At 3200 watt-seconds, this studio ring light is among the industry’s brightest. It produces the nearly shadowless frontal light for which ring lights are prized, but is particularly suited to handheld fashion photography because of its 2.5-pound overall weight (probably the lightest available), convenient integrated handle, and ample 16-foot pack-to-head power cord. Of course, the unit is also useful for portraiture and technical photography, not to mention tabletop and macro applications.

At four inches, the 3080’s inner diameter is wide enough to accommodate big lenses, whether for medium-format SLRs or fast optics for 35mm and digital formats. It’s also deep enough so that the matte-black interior serves as a lens shade. The 3080 is among the only ring lights with its own line of accessories. These include a beauty dish that accepts both white and chrome reflectors, which soften light by almost doubling the area of the source.

The 3080 incorporates ten 20-watt modeling lights, allowing photographers to preview its effect surprisingly well. Cooled by two fans, these powerful lights offer full and proportional output. The 3080 ring light is available in two versions, one compatible with Dyna-Lite’s M-series power packs, the other with Comet CX-type heads. About $1,800.

Speedotron Explorer 1500 Portable Power Pack

Compatible with Speedotron’s Black Line system of strobe heads and light modifiers, this portable power pack offers several significant advantages over its competitors. It can power two heads simultaneously; produce up to 225 very bright 1500 watt-second pops per charge; power a modeling light for intervals of up to 10 seconds; and provide additional power via interchangeable “juice boxes,” battery modules that can be precharged and swapped in and out of the power pack as needed.

The 1500 can be recharged from outlets almost anywhere in the world, no voltage adapter needed (and car cigarette lighter outlets included). It helps you conserve power by offering an unusually wide range of output options, including a minus-five-stop pop of just 15.6 watt-seconds. When two heads are used, the unit provides a very wide seven stop power range. The removable juice boxes (which have built-in chargers) reach 80 percent of capacity within two hours of charging. When plugged into an AC outlet, the 1500 Explorer operates normally while simultaneously charging its internal juice box. The ten second duration on the 150-watt quart-halogen modeling lights (most portable batteries can’t power continuous tungsten light sources at all) conserves battery power and eliminates the need for a cooling fan. About $1,750.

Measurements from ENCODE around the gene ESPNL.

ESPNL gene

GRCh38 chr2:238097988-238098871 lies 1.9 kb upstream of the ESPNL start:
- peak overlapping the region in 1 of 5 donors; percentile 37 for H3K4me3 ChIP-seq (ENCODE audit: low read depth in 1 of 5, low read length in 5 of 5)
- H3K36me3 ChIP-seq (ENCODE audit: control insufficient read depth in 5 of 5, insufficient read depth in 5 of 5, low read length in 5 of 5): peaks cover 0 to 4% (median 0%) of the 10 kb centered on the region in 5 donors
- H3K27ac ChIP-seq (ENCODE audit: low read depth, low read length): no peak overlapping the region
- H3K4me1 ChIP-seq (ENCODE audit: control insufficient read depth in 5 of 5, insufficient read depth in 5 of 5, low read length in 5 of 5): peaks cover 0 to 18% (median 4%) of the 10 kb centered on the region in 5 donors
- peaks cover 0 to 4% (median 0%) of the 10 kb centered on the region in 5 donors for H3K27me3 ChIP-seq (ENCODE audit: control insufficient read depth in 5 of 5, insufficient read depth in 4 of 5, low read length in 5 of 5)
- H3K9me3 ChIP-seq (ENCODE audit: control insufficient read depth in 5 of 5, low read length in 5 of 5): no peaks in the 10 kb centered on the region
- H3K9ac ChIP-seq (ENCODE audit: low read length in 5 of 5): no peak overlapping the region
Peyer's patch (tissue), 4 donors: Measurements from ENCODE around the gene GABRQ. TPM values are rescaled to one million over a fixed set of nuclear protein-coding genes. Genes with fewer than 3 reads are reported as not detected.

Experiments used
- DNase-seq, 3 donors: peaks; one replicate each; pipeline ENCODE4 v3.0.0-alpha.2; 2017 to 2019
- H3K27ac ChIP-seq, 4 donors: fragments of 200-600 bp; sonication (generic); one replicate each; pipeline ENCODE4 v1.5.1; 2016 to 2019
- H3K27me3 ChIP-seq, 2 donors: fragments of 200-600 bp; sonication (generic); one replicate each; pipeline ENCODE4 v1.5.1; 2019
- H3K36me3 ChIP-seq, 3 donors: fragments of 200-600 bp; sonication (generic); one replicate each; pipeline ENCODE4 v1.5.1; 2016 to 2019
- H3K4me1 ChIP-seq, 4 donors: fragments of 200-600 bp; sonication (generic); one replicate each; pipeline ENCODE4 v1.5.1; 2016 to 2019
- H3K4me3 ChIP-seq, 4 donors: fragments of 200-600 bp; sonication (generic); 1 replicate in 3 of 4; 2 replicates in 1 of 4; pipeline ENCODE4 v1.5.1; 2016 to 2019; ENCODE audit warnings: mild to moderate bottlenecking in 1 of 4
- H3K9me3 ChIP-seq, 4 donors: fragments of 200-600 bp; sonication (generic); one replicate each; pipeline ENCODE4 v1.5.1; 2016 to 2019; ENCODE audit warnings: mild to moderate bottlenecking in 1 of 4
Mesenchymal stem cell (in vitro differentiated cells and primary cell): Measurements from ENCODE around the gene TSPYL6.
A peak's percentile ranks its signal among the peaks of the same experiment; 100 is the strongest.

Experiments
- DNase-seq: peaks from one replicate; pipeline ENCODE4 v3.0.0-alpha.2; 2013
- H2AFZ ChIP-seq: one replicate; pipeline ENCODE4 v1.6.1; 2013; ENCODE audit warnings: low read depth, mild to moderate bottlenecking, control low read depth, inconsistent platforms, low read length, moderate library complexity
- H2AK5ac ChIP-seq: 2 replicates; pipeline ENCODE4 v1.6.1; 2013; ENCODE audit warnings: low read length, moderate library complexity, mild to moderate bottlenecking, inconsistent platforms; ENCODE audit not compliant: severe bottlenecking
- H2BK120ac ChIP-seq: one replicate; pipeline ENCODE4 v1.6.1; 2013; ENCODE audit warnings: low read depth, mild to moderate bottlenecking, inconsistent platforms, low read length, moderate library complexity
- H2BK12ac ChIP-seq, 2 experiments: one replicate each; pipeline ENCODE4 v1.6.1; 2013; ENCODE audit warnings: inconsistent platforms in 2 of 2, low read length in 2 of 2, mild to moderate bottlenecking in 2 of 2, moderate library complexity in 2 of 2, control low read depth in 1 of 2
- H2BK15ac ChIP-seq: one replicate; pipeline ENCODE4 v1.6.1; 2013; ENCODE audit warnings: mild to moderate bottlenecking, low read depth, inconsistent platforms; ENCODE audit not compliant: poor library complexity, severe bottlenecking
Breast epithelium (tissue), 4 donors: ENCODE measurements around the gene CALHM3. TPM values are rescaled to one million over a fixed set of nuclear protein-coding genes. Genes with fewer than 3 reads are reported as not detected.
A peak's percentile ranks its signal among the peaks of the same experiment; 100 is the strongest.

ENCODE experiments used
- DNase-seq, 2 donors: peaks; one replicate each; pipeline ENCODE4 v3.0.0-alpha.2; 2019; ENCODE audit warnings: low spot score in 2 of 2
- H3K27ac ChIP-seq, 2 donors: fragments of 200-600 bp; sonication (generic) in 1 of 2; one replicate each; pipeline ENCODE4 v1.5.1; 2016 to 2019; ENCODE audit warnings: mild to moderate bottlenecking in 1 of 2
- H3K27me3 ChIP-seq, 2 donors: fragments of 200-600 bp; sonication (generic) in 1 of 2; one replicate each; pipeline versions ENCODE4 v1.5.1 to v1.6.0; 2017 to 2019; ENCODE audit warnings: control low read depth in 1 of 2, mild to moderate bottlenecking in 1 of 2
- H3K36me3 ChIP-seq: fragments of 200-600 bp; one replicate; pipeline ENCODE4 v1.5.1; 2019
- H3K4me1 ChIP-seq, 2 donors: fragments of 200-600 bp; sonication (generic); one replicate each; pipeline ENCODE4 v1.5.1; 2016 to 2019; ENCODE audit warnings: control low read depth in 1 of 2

Best Buy: Interfit EX 150 Mark II Home Studio Flash Kit

Amateur lighting gear is dropping in price yet improving in quality and features due to better engineering and the replacement of flimsy metal housings with low-cost, high-impact plastic. An excellent example of this trend, Interfit’s EX 150 Mark II Home Studio Flash Kit sells for as low as $300 for a two light kit. Each kit includes light stands, translucent umbrellas, softboxes, cables, and lamps. A three-head kit comes with an attractive blue-gray mottled background cloth and hanging system ($600). The two light kit is transported in a cardboard carrying case (with handle) and the three-light outfit comes in a canvas carrying case.

With output that’s continuously adjustable down to one-eighth power, each head has a 150 watt-second, user-interchangeable flash tube, a 100 watt modeling light, and a built-in optical slave for wireless triggering. EX 150 features rare in sub-$300 lighting kits include a built-in infrared sensor for remote operation (which does require an accessory trigger) and compatibility with the line’s accessories, including Interfit/Paterson/Bowens barn doors, gel sets, a grid, snoot, and more. An included DVD explains the basics of both studio lighting in general and the Interfit system in particular.

California SunBounce Flash Bracket

Few photographic reflectors are as well designed and ruggedly constructed as the California SunBounce Mini and Micro Mini. Using a system of interchangeable reflecting surfaces fitted over frames of aluminum tubing, the SunBounce reflectors are equally well suited to handheld and lightstand use (the latter requiring an adapter).